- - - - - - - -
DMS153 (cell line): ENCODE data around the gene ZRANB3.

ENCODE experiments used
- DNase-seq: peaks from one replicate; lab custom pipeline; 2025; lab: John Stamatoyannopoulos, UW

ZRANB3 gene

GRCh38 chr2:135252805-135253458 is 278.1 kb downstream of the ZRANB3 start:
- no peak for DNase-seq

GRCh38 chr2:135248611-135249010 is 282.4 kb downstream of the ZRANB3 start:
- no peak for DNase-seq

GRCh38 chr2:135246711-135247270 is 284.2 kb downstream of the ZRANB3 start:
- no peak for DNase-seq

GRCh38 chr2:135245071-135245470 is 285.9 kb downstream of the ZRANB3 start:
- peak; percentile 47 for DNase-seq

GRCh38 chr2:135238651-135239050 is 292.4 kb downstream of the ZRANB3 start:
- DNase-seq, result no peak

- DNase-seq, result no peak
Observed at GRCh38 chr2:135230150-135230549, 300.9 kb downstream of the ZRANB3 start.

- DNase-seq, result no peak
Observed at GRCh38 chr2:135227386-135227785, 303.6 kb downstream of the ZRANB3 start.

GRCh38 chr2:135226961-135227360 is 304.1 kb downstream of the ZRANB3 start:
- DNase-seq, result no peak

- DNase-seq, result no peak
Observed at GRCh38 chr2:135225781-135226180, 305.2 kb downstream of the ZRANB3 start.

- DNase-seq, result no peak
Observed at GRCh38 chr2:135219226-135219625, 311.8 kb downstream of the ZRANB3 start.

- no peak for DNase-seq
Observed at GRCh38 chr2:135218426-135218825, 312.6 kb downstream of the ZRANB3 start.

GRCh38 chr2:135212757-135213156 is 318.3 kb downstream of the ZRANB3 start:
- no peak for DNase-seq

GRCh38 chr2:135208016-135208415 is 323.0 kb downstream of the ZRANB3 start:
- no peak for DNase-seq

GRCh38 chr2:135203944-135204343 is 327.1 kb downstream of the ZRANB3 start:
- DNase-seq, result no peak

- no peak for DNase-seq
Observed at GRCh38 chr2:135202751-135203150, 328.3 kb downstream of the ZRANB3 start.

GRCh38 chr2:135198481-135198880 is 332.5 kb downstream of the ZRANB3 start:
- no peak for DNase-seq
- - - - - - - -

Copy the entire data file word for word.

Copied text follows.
DMS153 (cell line): ENCODE data around the gene ZRANB3.

ENCODE experiments used
- DNase-seq: peaks from one replicate; lab custom pipeline; 2025; lab: John Stamatoyannopoulos, UW

ZRANB3 gene

GRCh38 chr2:135252805-135253458 is 278.1 kb downstream of the ZRANB3 start:
- no peak for DNase-seq

GRCh38 chr2:135248611-135249010 is 282.4 kb downstream of the ZRANB3 start:
- no peak for DNase-seq

GRCh38 chr2:135246711-135247270 is 284.2 kb downstream of the ZRANB3 start:
- no peak for DNase-seq

GRCh38 chr2:135245071-135245470 is 285.9 kb downstream of the ZRANB3 start:
- peak; percentile 47 for DNase-seq

GRCh38 chr2:135238651-135239050 is 292.4 kb downstream of the ZRANB3 start:
- DNase-seq, result no peak

- DNase-seq, result no peak
Observed at GRCh38 chr2:135230150-135230549, 300.9 kb downstream of the ZRANB3 start.

- DNase-seq, result no peak
Observed at GRCh38 chr2:135227386-135227785, 303.6 kb downstream of the ZRANB3 start.

GRCh38 chr2:135226961-135227360 is 304.1 kb downstream of the ZRANB3 start:
- DNase-seq, result no peak

- DNase-seq, result no peak
Observed at GRCh38 chr2:135225781-135226180, 305.2 kb downstream of the ZRANB3 start.

- DNase-seq, result no peak
Observed at GRCh38 chr2:135219226-135219625, 311.8 kb downstream of the ZRANB3 start.

- no peak for DNase-seq
Observed at GRCh38 chr2:135218426-135218825, 312.6 kb downstream of the ZRANB3 start.

GRCh38 chr2:135212757-135213156 is 318.3 kb downstream of the ZRANB3 start:
- no peak for DNase-seq

GRCh38 chr2:135208016-135208415 is 323.0 kb downstream of the ZRANB3 start:
- no peak for DNase-seq

GRCh38 chr2:135203944-135204343 is 327.1 kb downstream of the ZRANB3 start:
- DNase-seq, result no peak

- no peak for DNase-seq
Observed at GRCh38 chr2:135202751-135203150, 328.3 kb downstream of the ZRANB3 start.

GRCh38 chr2:135198481-135198880 is 332.5 kb downstream of the ZRANB3 start:
- no peak for DNase-seq